The Tome of Ding

Terence Dingwall

Publisher: Xlibris Pages: 396 Price: (paperback) $20.69 ISBN: 9781796001389 Reviewed: October, 2019 Author Website: Visit »

In his memoir, The Tome of Ding, Terence Dingwall relates a series of anecdotes about his life.

Dingwall was born in 1949 in the Seychelles and raised in Kenya. The family fled the Mau Mau insurrection and emigrated to New Zealand in 1964, where he joined the Royal New Zealand Air Force (RNZF) at 18. After a 20-year military career, he and his family settled in Australia.

This memoir describes Dingwall’s family history, his youth, RNZAF service and post-military years. The author offers hundreds of short reminiscences arranged mostly in chronological order, though often unrelated (e.g., one item might discuss finding a kayak, the next trapping possums.)

If there’s a constant theme here, it’s motorcycles. Dingwall is a serious cycle enthusiast and much of the book focuses on bikes he has owned, rebuilt, raced and ridden for fun. He writes about riding with an admirable passion (he proudly points out that he accumulated more than 30 speeding tickets and $10,000 in fines). But between all the jargon, detailed discussion of tire specs, shocks, carburetors, clutch plates and other minutiae, casual readers are likely to feel lost. For example: “This was the most powerful model of the 650 twins, coming out standard with a 10.5/1 compression ratio, initially fitted with Amal GP carburetors.”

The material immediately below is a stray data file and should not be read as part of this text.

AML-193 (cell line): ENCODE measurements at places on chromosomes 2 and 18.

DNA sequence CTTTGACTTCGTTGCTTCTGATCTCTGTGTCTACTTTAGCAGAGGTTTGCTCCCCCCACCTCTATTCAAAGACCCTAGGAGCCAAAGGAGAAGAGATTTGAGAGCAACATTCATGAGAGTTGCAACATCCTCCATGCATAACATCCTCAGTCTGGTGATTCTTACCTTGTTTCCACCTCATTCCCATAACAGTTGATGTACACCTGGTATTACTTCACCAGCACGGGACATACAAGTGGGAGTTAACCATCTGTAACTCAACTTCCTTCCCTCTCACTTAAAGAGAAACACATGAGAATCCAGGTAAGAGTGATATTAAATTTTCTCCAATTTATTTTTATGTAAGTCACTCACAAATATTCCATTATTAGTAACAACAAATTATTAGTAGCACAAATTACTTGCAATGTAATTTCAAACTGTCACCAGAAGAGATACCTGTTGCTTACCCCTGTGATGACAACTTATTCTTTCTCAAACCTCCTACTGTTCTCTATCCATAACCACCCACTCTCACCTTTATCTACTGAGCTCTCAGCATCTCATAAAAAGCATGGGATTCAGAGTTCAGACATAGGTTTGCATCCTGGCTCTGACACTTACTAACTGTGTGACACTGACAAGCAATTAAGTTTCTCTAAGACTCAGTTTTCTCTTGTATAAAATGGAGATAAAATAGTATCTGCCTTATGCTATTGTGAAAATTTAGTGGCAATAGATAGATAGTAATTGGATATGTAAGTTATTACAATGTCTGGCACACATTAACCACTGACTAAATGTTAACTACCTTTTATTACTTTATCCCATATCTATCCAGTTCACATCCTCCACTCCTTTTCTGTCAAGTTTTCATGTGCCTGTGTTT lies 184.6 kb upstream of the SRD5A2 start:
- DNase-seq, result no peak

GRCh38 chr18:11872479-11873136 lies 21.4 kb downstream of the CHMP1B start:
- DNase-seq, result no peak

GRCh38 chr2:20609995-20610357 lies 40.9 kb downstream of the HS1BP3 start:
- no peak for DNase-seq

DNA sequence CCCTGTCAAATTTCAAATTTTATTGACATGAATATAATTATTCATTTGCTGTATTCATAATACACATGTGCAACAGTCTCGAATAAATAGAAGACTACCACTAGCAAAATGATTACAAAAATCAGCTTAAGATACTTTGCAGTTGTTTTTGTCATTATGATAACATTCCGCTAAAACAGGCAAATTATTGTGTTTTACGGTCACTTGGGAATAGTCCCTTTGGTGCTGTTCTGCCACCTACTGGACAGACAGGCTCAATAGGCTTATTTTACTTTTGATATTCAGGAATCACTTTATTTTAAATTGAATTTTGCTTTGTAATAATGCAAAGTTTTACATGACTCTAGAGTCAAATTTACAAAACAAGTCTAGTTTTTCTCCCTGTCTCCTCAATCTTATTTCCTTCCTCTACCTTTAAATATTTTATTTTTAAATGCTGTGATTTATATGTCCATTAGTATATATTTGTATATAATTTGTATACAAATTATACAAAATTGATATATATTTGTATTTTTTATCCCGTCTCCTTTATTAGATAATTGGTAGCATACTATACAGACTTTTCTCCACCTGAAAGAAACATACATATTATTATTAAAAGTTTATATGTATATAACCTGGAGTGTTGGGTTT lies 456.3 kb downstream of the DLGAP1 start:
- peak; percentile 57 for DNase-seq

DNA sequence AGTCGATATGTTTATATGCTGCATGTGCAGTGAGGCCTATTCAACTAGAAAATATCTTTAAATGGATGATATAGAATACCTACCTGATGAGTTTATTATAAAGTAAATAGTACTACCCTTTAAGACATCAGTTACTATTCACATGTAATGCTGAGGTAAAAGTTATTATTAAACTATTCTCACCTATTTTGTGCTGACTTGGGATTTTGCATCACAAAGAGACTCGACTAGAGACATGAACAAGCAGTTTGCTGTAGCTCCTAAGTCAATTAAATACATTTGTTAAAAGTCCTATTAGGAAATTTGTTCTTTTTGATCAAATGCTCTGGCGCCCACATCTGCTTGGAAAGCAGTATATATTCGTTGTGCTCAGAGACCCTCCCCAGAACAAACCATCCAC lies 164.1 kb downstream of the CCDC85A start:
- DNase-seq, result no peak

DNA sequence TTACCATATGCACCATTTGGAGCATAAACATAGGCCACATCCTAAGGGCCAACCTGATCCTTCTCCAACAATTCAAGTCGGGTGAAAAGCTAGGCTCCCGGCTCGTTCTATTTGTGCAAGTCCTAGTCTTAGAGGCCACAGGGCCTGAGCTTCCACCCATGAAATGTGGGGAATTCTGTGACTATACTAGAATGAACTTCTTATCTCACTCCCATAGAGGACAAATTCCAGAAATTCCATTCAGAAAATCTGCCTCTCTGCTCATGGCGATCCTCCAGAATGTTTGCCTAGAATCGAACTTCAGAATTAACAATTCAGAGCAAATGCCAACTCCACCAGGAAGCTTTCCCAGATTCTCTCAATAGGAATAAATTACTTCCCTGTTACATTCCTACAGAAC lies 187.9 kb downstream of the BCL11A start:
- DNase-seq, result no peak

When the subject isn’t motorcycles, the offerings are uneven. Some of Dingwall’s stories, such as his family’s background, are pedestrian, but others are smart and entertaining. For example, writing about the first day of boarding school, he says, “Then ensued a peculiar ritual where little Johnny was told to see his dorm matron—just for a few minutes—followed by the revving of engines and the squealing of tyres as each dastardly family made their devious getaway from their dejected progeny.”

Ultimately, The Tome of Ding’s audience seems to fall into two categories: family and friends who will enjoy his life story and motorcycle devotees who can appreciate translating octane into compression ratios.

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